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The golden opportunity in looking after older people | Courier Magazine


7 Minute Read

Like many elements of the UK’s health system, the care sector is in a state – and  it’s only going to get worse. The number of over-75s is growing (around 5.5 million in 2017), while government money to care for them is being slashed year-on-year. Yet, unfazed by all that, a collection of startups see in the sector an opportunity to have a huge societal impact – and make a healthy profit – by offering a 21st-century model of home care.

Read the full article here: The golden opportunity in looking after older people | Courier Magazine

Getting my Painting into the RA Summer Exhibition!


9 Minute Read

‘I am a fan of the Royal Academy Summer Exhibition. As a younger man, I thought it a bit jumble sale-like. It’s not, and the mix of a piece by a premier league contemporary artist hanging next to a piece by a ‘Sunday painter’ is one of its great appeals…I submitted two pieces to the 2017 exhibition. Neither was selected. I submitted two pieces to the 2018 exhibition. One WAS selected’   Bob Deakin

I went to art school in the late 1970s. One year at Winchester and three years at Trent Polytechnic, Nottingham. I remember prospectuses for courses typically described them using the word; peripatetic. I applied – and was accepted – having no idea what this meant. Only quite recently did I appreciate it means something like walk around or roaming.

With some help from staff about where I could find things that interested me, my experience at Art School had some fascinating experiences and some exciting consequences. It provided very little in the way of technical training. I did learn how to take and print photographs because I wanted to incorporate these into what I was making. Things like life drawing were not done; it was not hip.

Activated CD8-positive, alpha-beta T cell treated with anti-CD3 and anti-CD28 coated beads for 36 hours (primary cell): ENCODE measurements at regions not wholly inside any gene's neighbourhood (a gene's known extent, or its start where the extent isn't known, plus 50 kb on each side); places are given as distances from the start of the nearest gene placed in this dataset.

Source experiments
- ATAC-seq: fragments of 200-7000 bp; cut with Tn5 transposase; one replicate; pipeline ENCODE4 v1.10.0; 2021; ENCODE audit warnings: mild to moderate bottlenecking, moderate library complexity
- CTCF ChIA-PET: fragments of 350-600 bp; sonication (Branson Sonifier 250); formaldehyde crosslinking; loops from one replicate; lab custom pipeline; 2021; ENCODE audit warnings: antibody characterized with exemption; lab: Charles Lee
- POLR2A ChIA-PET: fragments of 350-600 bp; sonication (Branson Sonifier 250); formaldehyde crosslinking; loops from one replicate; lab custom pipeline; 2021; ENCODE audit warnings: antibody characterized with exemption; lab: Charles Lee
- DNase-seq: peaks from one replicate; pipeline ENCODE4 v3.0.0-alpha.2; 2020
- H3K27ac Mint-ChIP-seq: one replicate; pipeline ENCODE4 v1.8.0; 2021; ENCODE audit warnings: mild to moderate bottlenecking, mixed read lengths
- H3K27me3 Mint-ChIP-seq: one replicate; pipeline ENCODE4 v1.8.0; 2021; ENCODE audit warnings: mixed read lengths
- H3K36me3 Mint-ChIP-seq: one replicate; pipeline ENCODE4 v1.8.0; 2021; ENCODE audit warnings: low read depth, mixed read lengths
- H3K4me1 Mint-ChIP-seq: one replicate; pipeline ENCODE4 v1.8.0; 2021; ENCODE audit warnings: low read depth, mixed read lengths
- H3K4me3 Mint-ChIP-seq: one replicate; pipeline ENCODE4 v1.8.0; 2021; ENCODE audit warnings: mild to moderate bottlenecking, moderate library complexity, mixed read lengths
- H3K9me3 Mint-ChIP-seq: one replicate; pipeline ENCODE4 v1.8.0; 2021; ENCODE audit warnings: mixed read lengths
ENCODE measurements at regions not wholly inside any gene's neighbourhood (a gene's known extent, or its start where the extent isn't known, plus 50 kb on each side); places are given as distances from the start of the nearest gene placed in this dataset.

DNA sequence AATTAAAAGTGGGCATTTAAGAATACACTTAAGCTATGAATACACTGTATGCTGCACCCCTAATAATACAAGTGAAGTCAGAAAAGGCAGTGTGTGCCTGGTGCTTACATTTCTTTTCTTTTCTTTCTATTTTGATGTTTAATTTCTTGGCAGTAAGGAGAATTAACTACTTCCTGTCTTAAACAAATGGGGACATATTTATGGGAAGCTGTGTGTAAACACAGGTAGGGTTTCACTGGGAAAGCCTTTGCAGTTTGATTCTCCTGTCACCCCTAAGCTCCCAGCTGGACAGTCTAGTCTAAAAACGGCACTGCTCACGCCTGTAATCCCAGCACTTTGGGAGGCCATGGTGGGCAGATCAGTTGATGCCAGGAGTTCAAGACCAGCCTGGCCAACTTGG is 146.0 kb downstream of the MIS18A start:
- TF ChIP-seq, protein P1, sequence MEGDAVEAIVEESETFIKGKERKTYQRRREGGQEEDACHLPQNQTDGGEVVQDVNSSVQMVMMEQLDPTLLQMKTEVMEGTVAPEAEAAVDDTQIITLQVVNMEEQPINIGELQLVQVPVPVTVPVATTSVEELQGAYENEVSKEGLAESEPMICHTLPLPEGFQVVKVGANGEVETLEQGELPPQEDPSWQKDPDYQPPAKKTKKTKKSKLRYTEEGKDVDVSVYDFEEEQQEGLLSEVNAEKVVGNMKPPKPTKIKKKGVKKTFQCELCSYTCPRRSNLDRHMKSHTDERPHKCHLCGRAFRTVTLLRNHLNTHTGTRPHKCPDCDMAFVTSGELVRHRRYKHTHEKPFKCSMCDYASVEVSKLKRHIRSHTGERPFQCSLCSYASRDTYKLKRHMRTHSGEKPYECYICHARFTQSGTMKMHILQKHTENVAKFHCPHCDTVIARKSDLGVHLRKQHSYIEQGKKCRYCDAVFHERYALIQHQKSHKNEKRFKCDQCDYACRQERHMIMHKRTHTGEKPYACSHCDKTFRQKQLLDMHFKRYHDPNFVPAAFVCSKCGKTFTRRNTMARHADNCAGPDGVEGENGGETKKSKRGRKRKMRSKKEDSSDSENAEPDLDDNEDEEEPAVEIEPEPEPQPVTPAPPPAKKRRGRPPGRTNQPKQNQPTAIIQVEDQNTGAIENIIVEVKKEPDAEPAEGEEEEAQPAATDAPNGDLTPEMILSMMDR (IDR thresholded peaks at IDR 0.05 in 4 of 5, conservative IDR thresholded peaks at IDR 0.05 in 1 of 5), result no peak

The place of contemporary art in the world then was very different to how it is now. I recall the Tate’s purchase of Carl Andre’s bricks being front cover news on the Red Tops. And not in a good way. It was reported as a scandalous waste of money. I recall being called upon to justify it by aunts and uncles at a family gathering. I doubt I made a good job of this. Thankfully my parents were very supportive, including never asking ‘what’s it about?’ type questions when they visited my degree show. My work then included some visual punning so they would have ‘got it’ anyway.

Towards the end of my degree course, I applied for a place on post-graduate courses. I got as far as interview for two. Both suggested I go away for one year, continue making work, get some experience and apply again in 12 months’ time. I went away. I got a job. One that had nothing to do with my art education, but was fun, paid cash on a Friday afternoon and didn’t require me to think of work if I wasn’t AT work. I often spent much of the cash I received on a Friday afternoon on the same Friday evening.

My father was struck by an illness from which he died. I supported my mother through the initial months of her grieving. I got a dilapidated flat near to the Oval cricket ground. I fixed it up using skills I’d peripatetically acquired at art school and also learned from my DIY enthusiast father. Would he be pleased? I think so.

My fixing-up skills helped with my appointment to the job of Display Carpenter at Harvey Nichols, Knightsbridge. It was an exceptional job. I loved it and I learned so much in my time there. It was also where I met Rachel. We fell in love and were together for 27 years. We have two children. We separated in 2009.